The HRRAD letter, according to Capili, was “our official reply when some members of the city council told us that our stand and opposition to the proposed ordinance was misinformed”.
“After we expressed our collective stand opposing the passing of the proposed measure, Hon. (Horacio) Velasco said the group was misinformed because the city council already revised the original proposal to regulate the selling and serving liquor in the city,” Capili said in a telephone interview.
Velasco, a medical doctor by profession, is the author of the proposed ordinance that seeks “to regulate the sale, service and dispensation of liquor and other alcoholic drinks” by requiring all business establishments selling liquor to secure permit and allowing the sale and serving of liquor from 6 p.m. to 3 a.m only.
The proposed ordinance has been passed on second reading.
Velasco was quoted by local media as saying that the original draft of the proposed ordinance had been revised after several consultations and that only videoke bars and nightclubs were prohibited to sell and serve liquor before 6 p.m. and beyond 3 a.m.
“The city council completely missed our main contention that the proposed measure is repressive because it seeks to curtail the freedom of every individual to do what pleases him as long as he does it with responsibility and utmost consideration for other people’s right,” Capili said.
In a meeting at the West End Court Inn on April 23, HRRAD members said the proposed ordinance is “insensitive and an alarming piece of legislation that encroaches upon the sacred right of every individual to exercise their freedom to choose.”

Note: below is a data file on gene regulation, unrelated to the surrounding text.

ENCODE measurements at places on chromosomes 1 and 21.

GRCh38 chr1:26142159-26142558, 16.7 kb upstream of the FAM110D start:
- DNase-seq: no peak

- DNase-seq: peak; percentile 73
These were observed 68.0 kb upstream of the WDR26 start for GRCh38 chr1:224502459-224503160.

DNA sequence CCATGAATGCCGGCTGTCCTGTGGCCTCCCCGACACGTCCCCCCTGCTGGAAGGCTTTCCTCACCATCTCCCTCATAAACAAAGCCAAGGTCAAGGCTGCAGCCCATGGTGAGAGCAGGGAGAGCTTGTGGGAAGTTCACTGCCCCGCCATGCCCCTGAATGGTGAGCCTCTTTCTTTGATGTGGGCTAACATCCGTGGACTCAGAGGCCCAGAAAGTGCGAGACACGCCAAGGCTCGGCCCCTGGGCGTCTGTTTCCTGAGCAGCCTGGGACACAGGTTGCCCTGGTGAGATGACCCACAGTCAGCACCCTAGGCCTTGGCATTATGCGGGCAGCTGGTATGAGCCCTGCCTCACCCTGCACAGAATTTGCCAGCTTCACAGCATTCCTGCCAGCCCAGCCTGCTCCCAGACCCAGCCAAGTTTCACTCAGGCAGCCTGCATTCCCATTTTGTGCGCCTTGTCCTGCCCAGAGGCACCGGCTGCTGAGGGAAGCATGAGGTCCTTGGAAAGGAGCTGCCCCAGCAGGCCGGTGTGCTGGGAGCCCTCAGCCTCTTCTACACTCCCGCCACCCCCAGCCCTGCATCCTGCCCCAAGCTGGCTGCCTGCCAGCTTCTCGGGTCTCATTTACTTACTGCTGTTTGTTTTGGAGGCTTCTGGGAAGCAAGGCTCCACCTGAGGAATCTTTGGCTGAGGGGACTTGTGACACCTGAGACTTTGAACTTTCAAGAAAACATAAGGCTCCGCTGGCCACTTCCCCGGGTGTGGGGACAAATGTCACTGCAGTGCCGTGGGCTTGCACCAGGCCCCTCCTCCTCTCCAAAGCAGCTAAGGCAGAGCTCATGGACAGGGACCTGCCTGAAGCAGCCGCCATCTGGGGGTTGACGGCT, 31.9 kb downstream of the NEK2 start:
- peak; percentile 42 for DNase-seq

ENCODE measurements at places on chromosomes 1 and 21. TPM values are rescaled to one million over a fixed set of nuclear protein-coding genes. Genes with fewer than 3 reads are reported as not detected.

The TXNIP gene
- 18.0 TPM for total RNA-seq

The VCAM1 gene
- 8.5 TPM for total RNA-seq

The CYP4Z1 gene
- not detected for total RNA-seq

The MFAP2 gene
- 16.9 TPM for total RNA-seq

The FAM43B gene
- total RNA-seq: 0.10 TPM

Capili added: “What is more alarming here is that the city council appeared to have disregarded the need to consult the general public who will be affected once the proposed ordinance is passed.”
“Even to secure a copy of the said proposed measure was denied to me,” he said.
In his letter, Capili told the city council: “Granting that the HRRAD position was ‘misinformed’ and erred for mentioning the Honorable Napigquit as co-author of the proposed measure, it was borne not by sheer malice on our part but by the refusal of the city council’s secretariat in giving us a copy of the proposed ordinance.”
Previous reports named City Councilor Julius Napigquit as co-author of the proposed ordinance. But the councilor clarified that he was not a co-author.
“In the spirit of fairness, I owe Honorable Napigquit an apology for naming him as co-author of the proposed ordinance as I was made to believe based on the documents
available to me. But the members of the august body must also share the same magnanimity to me in agreeing to my opinion that the city council’s secretariat did not only err but violated my right as a citizen and a taxpayer to have access to public documents,” Capili countered.
He said the city council must be “transparent and be accountable by letting the general public have access to information and documents that are of public import.”
In the absence of a copy of the proposed ordinance, he said, “the people of Dipolog are at a loss and will not know what hit them if the ordinance will be approved and implemented, which is clearly a violation to our right to information.”
“But the HRRAD remains firm in its stand that the proposed measure, revised or unrevised, is clearly a repressive piece of legislation,” Capili asserted as he urged the city council to drop the measure. (Antonio M. Manaytay/MindaNews)